Interesting take on the new RESPA/GFE requirements, but not entirely all encompassing. The attempt to describe more information to a consumer is noble (which page one of the new GFE in fact does somewhat effectively), but overall it sadly misses the mark.

    For a first time buyer, or even a repeat borrower, the GFE no longer serves its real world purpose – to show a consumer a statement of cash requirements associated with the financing of a property and to demonstrate an estimated monthly payment. The new GFE lacks a purchase price, cash-to-close, a monthly payment other than just the principal, interest and any applicable mortgage insurance (what about taxes, HOA dues and insurance?), the applicability of any seller concessions that may reduce cash-to-close, etc. In other words, it is entirely useless for a potential home buyer that is looking at a $250K, $275K and $300K overall cost and cash-flow analysis while deciding what different prices will mean in terms of their obligations as a borrower. It is maybe more relevant to a refinance applicant, though it still doesn’t show a cash/credit to close summary.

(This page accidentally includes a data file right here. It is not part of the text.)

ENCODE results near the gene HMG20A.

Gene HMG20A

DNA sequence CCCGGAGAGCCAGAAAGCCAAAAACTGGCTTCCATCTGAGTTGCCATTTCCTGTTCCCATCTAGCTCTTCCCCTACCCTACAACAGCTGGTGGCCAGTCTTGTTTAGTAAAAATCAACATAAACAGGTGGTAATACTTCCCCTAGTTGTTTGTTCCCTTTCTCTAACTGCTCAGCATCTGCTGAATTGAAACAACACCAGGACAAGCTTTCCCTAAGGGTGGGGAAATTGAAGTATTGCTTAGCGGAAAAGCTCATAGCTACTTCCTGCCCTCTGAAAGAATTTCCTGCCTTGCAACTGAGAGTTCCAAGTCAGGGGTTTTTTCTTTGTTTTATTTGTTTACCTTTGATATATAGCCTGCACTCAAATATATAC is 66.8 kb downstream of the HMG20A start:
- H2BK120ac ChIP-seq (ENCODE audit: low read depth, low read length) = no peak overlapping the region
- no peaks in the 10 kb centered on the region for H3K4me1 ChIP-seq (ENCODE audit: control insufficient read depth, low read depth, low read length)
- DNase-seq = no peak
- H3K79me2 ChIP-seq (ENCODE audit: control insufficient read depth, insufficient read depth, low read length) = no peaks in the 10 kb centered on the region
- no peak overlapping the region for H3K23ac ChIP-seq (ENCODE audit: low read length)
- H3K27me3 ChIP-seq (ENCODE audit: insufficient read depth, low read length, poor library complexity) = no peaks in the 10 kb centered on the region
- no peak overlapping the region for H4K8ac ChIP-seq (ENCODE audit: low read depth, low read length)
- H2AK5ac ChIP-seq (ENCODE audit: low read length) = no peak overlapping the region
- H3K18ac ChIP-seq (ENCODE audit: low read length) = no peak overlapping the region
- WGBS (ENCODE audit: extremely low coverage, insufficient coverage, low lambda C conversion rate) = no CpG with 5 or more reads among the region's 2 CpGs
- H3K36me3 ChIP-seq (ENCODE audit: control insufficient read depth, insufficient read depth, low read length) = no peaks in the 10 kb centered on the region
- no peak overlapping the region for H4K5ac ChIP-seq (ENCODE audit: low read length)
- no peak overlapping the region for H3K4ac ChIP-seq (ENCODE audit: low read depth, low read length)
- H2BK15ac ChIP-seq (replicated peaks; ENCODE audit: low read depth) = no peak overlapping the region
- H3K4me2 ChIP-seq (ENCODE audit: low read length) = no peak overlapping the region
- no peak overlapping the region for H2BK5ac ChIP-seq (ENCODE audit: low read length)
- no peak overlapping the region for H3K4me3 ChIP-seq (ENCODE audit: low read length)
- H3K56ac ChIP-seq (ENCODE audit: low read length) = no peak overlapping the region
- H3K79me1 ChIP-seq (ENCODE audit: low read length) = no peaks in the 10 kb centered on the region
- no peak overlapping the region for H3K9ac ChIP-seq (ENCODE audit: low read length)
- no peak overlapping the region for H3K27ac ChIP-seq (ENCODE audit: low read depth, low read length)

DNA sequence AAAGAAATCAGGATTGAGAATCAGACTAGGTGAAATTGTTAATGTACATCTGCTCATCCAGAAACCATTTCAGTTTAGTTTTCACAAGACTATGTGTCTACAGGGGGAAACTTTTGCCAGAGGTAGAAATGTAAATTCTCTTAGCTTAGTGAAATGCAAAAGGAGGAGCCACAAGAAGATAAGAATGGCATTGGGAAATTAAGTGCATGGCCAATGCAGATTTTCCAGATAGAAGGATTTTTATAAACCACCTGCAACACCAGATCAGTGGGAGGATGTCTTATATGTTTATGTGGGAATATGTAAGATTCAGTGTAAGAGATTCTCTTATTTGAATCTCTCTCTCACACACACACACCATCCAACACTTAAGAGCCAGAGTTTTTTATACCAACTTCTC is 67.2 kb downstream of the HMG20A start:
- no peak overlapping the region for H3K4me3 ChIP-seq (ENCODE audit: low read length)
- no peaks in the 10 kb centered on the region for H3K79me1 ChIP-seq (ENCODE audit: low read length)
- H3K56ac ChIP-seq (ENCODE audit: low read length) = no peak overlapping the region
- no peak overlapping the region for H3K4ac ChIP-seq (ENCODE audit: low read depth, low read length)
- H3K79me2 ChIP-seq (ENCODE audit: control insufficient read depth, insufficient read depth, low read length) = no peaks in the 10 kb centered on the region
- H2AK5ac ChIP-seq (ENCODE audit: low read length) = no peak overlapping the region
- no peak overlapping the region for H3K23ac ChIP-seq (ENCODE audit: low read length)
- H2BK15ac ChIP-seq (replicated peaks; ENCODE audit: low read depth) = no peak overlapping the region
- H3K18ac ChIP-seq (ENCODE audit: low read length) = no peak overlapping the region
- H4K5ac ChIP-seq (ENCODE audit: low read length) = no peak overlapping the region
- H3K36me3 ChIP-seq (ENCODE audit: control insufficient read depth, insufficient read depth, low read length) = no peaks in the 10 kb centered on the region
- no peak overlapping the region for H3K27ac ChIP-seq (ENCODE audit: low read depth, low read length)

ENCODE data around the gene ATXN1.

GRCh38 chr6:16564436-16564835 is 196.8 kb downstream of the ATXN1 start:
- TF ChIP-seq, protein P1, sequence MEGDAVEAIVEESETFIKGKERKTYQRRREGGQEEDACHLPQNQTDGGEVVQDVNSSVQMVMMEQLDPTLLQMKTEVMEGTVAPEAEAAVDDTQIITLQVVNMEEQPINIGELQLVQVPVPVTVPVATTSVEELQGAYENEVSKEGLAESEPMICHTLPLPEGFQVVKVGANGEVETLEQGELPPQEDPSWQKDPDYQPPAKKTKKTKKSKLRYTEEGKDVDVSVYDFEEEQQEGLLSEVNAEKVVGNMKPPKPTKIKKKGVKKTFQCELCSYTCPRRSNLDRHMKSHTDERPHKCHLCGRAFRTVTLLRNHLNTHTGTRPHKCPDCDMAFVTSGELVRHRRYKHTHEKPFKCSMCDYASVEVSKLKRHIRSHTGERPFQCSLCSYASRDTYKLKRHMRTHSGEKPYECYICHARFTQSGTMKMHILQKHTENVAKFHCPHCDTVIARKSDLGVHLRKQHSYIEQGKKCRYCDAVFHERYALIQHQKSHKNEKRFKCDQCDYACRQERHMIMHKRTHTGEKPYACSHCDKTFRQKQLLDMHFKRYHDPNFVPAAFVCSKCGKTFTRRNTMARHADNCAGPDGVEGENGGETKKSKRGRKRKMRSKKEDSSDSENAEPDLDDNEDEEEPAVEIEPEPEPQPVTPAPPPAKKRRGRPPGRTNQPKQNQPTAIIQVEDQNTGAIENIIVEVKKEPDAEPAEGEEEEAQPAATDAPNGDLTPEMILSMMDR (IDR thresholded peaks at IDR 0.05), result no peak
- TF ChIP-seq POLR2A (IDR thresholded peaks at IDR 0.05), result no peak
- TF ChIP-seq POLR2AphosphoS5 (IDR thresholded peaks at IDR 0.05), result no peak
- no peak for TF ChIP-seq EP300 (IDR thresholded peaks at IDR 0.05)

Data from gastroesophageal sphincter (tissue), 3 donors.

HUD now requires that GFEs be provided as you have described, with very little tolerance for fee changes, etc. It is not really the charges of the lender or broker that are causing the need for additional forms of loan summarization. Rather, the lack of the items in the paragraph above as well as the lack of knowledge of some third party fees until fee quotes have been obtained from various service providers (out of the area appraisals, title and escrow fees that vary even by neighborhood, transfer taxes, etc.) as well as a lack of knowledge of the entire creditworthiness of the applicant (i.e. credit score, which affects pricing directly). Credit reports aren’t free nor are the tracking and disclosure requirements under various state and federal regulations, which is why lenders don’t want to willy-nilly clog their systems with transactions that have no chance of going anywhere.

    There is no such thing as a free lunch and this issue is more complicated than a quick “this is how it should be” statement.